Each year, National Custodian Appreciation Day is a day set aside to thank the custodians who keep the College of Charleston a clean and orderly environment for learning.
But, as we have discovered, 2020 is not an ordinary year. And National Custodian Appreciation Day on Oct. 2, 2020, has a deeper meaning amid the backdrop of the COVID-19 pandemic.
“This year, more than any other time in recent history, the custodial field is even more critical,” says John Morris, vice president for Facilities Management. “Custodians play an essential role in providing a clean environment during this pandemic.”
These employees are on the frontlines, working to help contain the spread of the coronavirus. On average, CofC’s custodians each clean over 30,000 gross square feet of classroom space, offices and common areas per day. That is equivalent to cleaning about 15 average sized houses every single day. But the spaces they clean are not the same as someone’s home, where only a small family and possibly a pet or two live. These spaces at the College often have several thousand people using them daily.
Custodian William McCoy, a custodial worker who can be found most days doing anything from cleaning academic buildings to handling trash detail around campus, says the prospect of working during a pandemic was initially a little unnerving, but he and his co-workers have pushed through and made adjustments to their routines – such as wearing face coverings and practicing social distancing – to keep the College shipshape.
“In the early days, when the pandemic first came out, I think there was a lot of concern and a lot of anxiety about whether we felt safe coming to work,” says McCoy. “Now we feel safer because we understand a little bit more about the coronavirus, we’ve been educated in the important things to know and learned about how it effects people. And I think the College has put things in place that will help us as co-workers and students at the College of Charleston.”
In order to keep the campus clean and safe during the pandemic, Facilities Management has been holding training sessions for custodians on topics ranging from enhanced cleaning of buildings to safely working with the EPA-recommended chemicals that are needed to kill the coronavirus. Morris says that, while students, professors and most staff members left CofC to work at home during the height of the pandemic, much of the custodial staff continued coming to campus and focused on deep cleaning the entire College.
With the fall semester well underway, that deep cleaning continues on a daily basis – a task Virginia Melton, Lisa Jones and Barbara Simmons tackle as custodians for CofC’s residence halls. Each of the women say their work has taken on a new significance as they’ve had to increase their cleaning protocols and practices, particularly with high-touch surfaces like doors and elevators.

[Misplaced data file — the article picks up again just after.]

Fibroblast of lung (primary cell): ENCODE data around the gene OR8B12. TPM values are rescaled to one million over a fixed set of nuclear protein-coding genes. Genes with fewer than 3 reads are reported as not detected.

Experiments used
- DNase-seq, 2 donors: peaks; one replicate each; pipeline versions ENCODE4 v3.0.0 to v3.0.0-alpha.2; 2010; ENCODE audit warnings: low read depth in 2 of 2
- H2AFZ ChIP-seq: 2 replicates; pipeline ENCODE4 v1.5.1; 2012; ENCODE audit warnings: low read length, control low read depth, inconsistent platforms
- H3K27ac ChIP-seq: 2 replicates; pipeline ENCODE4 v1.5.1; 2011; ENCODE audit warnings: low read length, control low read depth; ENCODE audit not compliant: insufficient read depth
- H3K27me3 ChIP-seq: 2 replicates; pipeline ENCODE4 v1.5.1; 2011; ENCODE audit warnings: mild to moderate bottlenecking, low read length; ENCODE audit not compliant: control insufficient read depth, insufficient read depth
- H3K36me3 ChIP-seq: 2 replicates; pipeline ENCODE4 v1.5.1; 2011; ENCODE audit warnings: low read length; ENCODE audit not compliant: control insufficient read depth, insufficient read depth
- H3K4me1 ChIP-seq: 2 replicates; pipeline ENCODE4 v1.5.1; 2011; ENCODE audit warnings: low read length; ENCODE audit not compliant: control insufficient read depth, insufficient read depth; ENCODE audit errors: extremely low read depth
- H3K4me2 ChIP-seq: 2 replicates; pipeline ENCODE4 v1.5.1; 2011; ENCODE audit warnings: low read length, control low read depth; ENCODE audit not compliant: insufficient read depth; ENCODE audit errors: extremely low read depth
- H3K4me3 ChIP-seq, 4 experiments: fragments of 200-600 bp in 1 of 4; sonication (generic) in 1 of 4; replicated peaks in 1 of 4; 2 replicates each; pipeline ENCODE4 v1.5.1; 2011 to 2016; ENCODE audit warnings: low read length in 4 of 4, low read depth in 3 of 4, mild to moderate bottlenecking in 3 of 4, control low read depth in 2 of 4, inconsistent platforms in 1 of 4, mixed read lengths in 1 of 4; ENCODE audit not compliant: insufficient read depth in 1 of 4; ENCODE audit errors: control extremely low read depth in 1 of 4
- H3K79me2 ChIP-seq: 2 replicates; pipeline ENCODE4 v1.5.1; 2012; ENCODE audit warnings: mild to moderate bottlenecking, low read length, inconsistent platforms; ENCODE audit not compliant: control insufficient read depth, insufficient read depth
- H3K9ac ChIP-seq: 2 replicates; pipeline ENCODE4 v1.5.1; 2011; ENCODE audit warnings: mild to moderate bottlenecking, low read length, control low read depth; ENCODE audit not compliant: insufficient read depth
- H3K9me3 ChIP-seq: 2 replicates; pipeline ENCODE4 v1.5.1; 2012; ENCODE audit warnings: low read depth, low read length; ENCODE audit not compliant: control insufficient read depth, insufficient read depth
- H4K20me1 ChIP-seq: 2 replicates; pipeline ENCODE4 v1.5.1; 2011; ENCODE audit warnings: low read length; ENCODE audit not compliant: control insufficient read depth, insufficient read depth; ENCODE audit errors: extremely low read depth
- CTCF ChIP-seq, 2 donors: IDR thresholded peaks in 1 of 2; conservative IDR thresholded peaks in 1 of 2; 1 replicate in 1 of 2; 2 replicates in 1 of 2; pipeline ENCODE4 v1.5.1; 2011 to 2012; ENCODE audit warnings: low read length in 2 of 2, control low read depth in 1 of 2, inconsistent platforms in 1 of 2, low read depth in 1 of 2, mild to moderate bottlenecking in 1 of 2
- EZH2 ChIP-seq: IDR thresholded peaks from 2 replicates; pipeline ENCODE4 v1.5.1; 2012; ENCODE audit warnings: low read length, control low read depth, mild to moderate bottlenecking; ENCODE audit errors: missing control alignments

“We are doing extra, safety wise,” says Jones, who works in Liberty Street Residence Hall as well as George Street Apartments. “We do more sanitizing and look at the details more. Overall, we want to be safe and we want to keep other people safe.”
Melton, who works in Liberty, adds, “I’m glad I can help, as long as I can keep myself safe.”
At College Lodge, Simmons, who has been a custodian at the College for more than 20 years, can be found doing everything from sweeping and cleaning windows to sanitizing the laundry facilities and wiping down door handles and railings throughout the building multiple times a day.
“To keep down the virus, this is what we do,” says Simmons. “The railings might have been done twice a week – now I do them every day because I know they’ve got to come in and out, and I want to make sure [the students] are safe. That is my responsibility – that’s my job.”
Cleaning classrooms, public restrooms, campus facilities and residence halls day in and day out is a herculean task in an average year. When you add a pandemic into the mix, the work becomes even more crucial to the health and well-being of the College and its people.
It’s a tough job on a good day, and one that right now comes with new concerns and anxieties. Morris says the College’s custodians have their own fears and apprehensions about the coronavirus, but that they remain dedicated and continue to do the cleaning that needs to be done to keep that campus safe.
“I think that we need to make sure we recognize our custodians, not only on National Custodian Appreciation Day, but on a day-to-day basis as well,” says Morris.